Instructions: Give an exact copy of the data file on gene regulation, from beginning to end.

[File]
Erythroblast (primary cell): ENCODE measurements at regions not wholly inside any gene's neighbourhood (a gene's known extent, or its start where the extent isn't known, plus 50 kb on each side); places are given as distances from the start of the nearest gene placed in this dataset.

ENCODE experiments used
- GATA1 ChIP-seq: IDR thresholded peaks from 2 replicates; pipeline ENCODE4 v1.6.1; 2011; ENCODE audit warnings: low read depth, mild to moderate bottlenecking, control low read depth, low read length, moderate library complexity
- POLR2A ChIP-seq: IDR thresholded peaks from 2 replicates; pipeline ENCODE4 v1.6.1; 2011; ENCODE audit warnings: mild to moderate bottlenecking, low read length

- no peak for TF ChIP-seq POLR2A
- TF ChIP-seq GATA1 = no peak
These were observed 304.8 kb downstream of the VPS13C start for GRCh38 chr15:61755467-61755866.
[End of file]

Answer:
Erythroblast (primary cell): ENCODE measurements at regions not wholly inside any gene's neighbourhood (a gene's known extent, or its start where the extent isn't known, plus 50 kb on each side); places are given as distances from the start of the nearest gene placed in this dataset.

ENCODE experiments used
- GATA1 ChIP-seq: IDR thresholded peaks from 2 replicates; pipeline ENCODE4 v1.6.1; 2011; ENCODE audit warnings: low read depth, mild to moderate bottlenecking, control low read depth, low read length, moderate library complexity
- POLR2A ChIP-seq: IDR thresholded peaks from 2 replicates; pipeline ENCODE4 v1.6.1; 2011; ENCODE audit warnings: mild to moderate bottlenecking, low read length

- no peak for TF ChIP-seq POLR2A
- TF ChIP-seq GATA1 = no peak
These were observed 304.8 kb downstream of the VPS13C start for GRCh38 chr15:61755467-61755866.